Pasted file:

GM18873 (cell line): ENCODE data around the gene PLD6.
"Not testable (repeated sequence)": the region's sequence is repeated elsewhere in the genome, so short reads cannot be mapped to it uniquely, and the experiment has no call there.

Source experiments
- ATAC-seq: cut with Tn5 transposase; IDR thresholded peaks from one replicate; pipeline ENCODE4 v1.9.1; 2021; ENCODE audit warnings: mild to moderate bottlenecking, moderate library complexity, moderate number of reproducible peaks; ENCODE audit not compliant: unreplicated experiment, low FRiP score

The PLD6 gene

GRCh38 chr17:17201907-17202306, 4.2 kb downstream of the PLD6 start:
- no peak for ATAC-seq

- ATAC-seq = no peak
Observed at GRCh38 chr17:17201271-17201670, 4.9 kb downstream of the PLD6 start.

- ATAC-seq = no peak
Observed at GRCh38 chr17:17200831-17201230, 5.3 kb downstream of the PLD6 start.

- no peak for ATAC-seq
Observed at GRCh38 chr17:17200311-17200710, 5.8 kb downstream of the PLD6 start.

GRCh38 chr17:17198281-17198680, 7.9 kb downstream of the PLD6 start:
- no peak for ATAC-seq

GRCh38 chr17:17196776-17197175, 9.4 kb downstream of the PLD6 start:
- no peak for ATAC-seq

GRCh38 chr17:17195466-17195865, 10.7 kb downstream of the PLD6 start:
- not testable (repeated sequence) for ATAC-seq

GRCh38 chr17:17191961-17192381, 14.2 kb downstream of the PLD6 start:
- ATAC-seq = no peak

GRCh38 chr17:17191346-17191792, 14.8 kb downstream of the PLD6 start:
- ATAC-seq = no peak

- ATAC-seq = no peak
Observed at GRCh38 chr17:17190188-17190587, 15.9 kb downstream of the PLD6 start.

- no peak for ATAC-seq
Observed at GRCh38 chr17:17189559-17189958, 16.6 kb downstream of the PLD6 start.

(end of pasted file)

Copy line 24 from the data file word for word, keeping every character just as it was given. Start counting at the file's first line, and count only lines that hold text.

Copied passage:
- ATAC-seq = no peak